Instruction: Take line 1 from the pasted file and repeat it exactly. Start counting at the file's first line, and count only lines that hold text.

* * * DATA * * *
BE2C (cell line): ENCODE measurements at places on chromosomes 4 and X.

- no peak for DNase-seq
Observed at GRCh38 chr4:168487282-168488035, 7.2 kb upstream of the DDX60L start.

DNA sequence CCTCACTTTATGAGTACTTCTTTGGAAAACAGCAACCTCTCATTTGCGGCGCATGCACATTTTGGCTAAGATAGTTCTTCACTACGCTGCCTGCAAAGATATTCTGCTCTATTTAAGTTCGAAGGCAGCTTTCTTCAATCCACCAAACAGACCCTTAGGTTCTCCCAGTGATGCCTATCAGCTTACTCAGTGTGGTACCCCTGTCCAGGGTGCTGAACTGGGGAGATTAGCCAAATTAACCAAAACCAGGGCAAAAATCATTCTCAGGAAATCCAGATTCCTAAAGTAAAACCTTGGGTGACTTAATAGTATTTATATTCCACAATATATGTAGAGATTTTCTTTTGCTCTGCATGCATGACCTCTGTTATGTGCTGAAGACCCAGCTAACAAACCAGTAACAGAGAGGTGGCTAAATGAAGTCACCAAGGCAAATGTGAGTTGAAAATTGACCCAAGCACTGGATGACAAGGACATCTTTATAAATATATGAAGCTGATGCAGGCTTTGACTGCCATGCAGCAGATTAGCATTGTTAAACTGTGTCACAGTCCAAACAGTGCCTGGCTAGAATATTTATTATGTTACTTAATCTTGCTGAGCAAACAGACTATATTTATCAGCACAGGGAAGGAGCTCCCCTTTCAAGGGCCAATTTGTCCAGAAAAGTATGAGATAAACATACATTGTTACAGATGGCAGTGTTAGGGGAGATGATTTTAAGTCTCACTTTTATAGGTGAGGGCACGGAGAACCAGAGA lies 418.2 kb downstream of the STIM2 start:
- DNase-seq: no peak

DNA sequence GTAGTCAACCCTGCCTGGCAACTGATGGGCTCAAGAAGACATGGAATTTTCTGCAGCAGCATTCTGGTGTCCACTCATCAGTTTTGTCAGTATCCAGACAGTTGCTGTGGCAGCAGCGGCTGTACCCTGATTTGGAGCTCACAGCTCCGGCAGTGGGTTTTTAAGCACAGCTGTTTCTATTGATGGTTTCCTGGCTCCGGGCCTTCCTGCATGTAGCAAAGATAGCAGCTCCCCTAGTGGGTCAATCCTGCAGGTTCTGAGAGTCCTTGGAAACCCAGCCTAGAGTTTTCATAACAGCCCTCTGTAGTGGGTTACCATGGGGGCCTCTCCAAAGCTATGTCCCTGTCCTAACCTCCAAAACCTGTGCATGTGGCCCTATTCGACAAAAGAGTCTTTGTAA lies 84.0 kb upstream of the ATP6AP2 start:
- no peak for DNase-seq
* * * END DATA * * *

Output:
BE2C (cell line): ENCODE measurements at places on chromosomes 4 and X.